“He came in, asked for Mike Columbus, and someone pointed out where I was… and he says ‘I know where he is, I know what he looks like…I’ve seen him all over the internet.'” – Mike Columbus
That… is the POWER of personal branding.
In 2013, we officially introduced dealers to The Appointment Culture as an answer to the dozens of worthless activities we observed managers, salespeople and BDC agents conducting in some effort to appear as if they were truly setting and selling appointments.
In reality, they weren’t setting actual appointments, customers weren’t actually showing up on time, and virtually no one was actually closing “appointments” above the level that they closed their Traditional Ups. (Given this, why even encourage appointments if these won’t improve your close rates?)
For the most part, dealership employees were “box-checking;” that is, they were reporting and saying all the right things, but the needle wasn’t moving. Of course, in the growing market, it was hard for group executives, regional managers or dealer principals to know if their teams were really setting appointments that showed and bought, or if they were getting smoke blown up their backsides.
When you hire a new salesperson at your dealership, you are investing in the future.
Just like with any investment, you can predict when this investment will break even and, eventually, when it will become profitable. In fact, the cost of a new salesperson starts to negatively impact your bottom line the minute you hire them. Employees often take quite a bit of time to get themselves out of the red. The truth is that while your sales department is a major source of revenue for your dealership, the individuals in that department are a drain on your resources before they ever start becoming profitable.
To better understand where your money is going and if a new hire is on track to break even… [Read more…]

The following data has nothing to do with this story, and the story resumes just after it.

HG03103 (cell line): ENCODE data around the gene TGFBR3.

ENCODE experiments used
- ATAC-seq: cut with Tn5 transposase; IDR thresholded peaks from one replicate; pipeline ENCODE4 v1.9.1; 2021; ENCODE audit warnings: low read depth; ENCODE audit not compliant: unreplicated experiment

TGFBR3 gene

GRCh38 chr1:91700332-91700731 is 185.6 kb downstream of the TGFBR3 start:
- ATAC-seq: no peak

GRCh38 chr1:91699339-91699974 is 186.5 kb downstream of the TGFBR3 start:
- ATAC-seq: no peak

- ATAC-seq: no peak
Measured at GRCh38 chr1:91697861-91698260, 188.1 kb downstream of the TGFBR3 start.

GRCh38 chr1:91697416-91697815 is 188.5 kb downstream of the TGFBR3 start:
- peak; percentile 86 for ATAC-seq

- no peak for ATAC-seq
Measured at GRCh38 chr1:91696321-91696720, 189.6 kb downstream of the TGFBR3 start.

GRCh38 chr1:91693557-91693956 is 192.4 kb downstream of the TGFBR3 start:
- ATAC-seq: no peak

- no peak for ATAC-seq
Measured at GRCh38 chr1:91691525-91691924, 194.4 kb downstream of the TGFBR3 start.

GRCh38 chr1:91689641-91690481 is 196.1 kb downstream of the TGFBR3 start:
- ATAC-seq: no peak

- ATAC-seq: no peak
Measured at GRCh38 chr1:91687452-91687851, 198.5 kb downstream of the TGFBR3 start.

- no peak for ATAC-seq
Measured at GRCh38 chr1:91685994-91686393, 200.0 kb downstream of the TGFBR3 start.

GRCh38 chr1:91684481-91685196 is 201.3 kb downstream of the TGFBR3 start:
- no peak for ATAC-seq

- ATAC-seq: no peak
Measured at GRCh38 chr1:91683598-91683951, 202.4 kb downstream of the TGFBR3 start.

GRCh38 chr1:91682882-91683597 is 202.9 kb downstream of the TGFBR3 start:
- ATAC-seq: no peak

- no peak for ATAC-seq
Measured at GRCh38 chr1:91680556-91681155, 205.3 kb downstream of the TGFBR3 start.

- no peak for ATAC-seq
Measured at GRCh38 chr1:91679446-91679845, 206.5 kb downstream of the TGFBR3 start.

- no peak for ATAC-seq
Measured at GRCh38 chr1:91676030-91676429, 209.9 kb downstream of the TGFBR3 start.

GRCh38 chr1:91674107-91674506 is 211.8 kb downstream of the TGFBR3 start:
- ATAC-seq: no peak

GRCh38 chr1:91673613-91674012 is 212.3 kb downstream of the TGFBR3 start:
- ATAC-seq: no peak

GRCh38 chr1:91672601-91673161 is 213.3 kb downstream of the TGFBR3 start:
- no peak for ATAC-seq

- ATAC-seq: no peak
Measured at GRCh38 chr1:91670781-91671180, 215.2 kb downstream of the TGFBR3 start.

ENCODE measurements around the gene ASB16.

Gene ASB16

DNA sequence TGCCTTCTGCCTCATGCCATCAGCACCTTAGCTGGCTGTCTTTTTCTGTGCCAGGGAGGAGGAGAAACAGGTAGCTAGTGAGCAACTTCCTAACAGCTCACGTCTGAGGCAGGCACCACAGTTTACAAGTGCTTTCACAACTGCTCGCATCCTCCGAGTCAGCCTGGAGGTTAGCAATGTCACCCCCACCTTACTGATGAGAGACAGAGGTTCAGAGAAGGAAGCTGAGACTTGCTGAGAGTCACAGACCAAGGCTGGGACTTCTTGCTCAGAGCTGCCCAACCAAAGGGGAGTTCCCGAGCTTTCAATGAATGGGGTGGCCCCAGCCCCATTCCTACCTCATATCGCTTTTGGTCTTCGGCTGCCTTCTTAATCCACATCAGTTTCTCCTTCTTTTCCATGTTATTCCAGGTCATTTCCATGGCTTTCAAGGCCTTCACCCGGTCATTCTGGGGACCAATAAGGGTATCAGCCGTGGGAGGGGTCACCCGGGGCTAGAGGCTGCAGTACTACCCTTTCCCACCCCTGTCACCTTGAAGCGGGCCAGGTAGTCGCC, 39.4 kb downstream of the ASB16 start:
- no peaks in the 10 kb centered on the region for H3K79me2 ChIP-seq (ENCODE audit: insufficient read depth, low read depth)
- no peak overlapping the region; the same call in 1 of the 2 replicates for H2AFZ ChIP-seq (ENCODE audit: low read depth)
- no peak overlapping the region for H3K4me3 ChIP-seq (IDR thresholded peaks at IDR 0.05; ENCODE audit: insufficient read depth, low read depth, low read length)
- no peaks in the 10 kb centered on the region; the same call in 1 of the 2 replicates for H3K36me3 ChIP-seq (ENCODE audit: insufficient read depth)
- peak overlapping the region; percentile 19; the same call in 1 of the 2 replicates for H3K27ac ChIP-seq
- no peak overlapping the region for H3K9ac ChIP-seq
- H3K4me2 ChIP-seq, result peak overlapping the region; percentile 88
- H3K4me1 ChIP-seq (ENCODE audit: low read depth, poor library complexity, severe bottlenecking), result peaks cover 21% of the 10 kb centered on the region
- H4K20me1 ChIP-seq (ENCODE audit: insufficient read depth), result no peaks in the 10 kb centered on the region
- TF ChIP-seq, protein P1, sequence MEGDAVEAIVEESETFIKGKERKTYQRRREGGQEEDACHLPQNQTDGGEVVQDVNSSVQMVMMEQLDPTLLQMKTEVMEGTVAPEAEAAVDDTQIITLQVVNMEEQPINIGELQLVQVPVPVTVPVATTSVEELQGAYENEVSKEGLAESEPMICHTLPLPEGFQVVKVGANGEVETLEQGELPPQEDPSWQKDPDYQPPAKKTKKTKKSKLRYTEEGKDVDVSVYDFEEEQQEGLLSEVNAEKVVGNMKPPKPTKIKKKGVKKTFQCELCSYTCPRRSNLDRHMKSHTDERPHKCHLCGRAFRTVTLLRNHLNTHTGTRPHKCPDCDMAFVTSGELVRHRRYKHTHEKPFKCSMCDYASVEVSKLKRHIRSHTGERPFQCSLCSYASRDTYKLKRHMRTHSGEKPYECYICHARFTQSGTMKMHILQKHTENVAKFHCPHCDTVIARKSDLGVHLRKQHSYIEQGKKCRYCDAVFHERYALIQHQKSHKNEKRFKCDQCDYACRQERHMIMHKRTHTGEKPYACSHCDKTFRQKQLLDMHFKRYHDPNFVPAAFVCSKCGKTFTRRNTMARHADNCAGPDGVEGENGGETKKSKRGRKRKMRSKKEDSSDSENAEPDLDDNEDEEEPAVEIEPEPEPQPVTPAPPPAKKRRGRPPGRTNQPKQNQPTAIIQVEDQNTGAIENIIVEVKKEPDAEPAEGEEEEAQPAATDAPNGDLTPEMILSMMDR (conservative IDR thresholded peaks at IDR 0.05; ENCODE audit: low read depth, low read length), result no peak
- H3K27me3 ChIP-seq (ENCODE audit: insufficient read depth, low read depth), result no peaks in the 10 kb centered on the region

The word “Gravy” is used in sales when something extra happens that is a benefit to you. It’s something that wasn’t expected, or additional profit that was made beyond the structured deal.
In automotive retail, for instance, the majority of salespeople’s sold deals come from customers walking onto the showroom floor, being greeted, and subsequently buying a vehicle. If a customer is given to them from the Business Development Center or Internet team, it is considered Gravy. Likely a deal the salesperson wouldn’t have obtained otherwise.
If they conveniently catch a phone up and, with little enticing, that shopper ends up coming in and buying, they consider that sale – Gravy.
Here is a sales tip: Gravy should be your meal, not just the extra dressing you get on top of your monthly commissions. The moment a salesperson recognizes that their phone skills alone can single-handedly produce unlimited appointments and sales for them, they’ll learn that it pays much better than waiting on a random customer to step foot in the showroom. So long as they can take phone calls, the gravy boat is in their hands.
Same thing goes with Internet customers. The majority of dealers generate considerably more Internet leads than phone leads. As soon as a salesperson begins embracing these shoppers, putting an emphasis on how much work they should put into their online conversations, the minute more gravy will find its way onto their plate.
With enough Internet leads, phone ups, and chat opportunities, any well-trained salesperson can easily make a very filling meal on that gravy alone. When their skills on the phone and email supersede their abilities to be the first to shake a customer’s hand, their palate (and paycheck) will change completely. Their entire meal will be made up of gravy, and they won’t have time (or even crave) anything else.
Even in stores where leads and calls don’t make their way to salespeople themselves, they can still hone their proficiency at taking care of these shoppers’ in-store experience (which shouldn’t be too far off from their online shopping experience). Either way, it will strengthen their prowess to work with researched shoppers.